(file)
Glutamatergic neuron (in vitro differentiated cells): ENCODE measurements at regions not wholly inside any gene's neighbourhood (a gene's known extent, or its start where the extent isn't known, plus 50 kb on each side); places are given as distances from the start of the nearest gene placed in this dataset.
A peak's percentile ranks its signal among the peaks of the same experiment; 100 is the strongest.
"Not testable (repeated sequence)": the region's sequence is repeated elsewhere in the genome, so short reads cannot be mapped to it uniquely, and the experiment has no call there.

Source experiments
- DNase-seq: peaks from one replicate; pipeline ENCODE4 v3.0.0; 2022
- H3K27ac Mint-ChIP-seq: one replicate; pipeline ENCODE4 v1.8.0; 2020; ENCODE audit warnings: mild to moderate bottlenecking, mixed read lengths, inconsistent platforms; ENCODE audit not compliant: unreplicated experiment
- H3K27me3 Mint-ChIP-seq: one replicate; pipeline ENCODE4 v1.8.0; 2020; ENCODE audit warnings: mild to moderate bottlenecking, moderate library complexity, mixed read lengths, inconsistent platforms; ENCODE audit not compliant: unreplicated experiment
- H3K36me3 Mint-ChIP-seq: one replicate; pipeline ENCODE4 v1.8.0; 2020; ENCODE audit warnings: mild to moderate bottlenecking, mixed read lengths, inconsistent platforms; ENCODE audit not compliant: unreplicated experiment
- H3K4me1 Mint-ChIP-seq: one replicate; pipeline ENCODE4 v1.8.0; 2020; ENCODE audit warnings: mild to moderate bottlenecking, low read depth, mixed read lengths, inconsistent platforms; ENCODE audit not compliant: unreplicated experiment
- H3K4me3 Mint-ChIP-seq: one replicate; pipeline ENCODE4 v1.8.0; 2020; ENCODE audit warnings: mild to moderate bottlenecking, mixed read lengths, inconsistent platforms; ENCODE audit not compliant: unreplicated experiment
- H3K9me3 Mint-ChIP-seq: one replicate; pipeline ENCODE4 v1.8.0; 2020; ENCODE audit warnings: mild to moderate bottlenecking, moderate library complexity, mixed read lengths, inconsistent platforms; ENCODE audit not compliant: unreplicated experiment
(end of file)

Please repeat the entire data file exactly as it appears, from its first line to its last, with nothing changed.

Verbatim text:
Glutamatergic neuron (in vitro differentiated cells): ENCODE measurements at regions not wholly inside any gene's neighbourhood (a gene's known extent, or its start where the extent isn't known, plus 50 kb on each side); places are given as distances from the start of the nearest gene placed in this dataset.
A peak's percentile ranks its signal among the peaks of the same experiment; 100 is the strongest.
"Not testable (repeated sequence)": the region's sequence is repeated elsewhere in the genome, so short reads cannot be mapped to it uniquely, and the experiment has no call there.

Source experiments
- DNase-seq: peaks from one replicate; pipeline ENCODE4 v3.0.0; 2022
- H3K27ac Mint-ChIP-seq: one replicate; pipeline ENCODE4 v1.8.0; 2020; ENCODE audit warnings: mild to moderate bottlenecking, mixed read lengths, inconsistent platforms; ENCODE audit not compliant: unreplicated experiment
- H3K27me3 Mint-ChIP-seq: one replicate; pipeline ENCODE4 v1.8.0; 2020; ENCODE audit warnings: mild to moderate bottlenecking, moderate library complexity, mixed read lengths, inconsistent platforms; ENCODE audit not compliant: unreplicated experiment
- H3K36me3 Mint-ChIP-seq: one replicate; pipeline ENCODE4 v1.8.0; 2020; ENCODE audit warnings: mild to moderate bottlenecking, mixed read lengths, inconsistent platforms; ENCODE audit not compliant: unreplicated experiment
- H3K4me1 Mint-ChIP-seq: one replicate; pipeline ENCODE4 v1.8.0; 2020; ENCODE audit warnings: mild to moderate bottlenecking, low read depth, mixed read lengths, inconsistent platforms; ENCODE audit not compliant: unreplicated experiment
- H3K4me3 Mint-ChIP-seq: one replicate; pipeline ENCODE4 v1.8.0; 2020; ENCODE audit warnings: mild to moderate bottlenecking, mixed read lengths, inconsistent platforms; ENCODE audit not compliant: unreplicated experiment
- H3K9me3 Mint-ChIP-seq: one replicate; pipeline ENCODE4 v1.8.0; 2020; ENCODE audit warnings: mild to moderate bottlenecking, moderate library complexity, mixed read lengths, inconsistent platforms; ENCODE audit not compliant: unreplicated experiment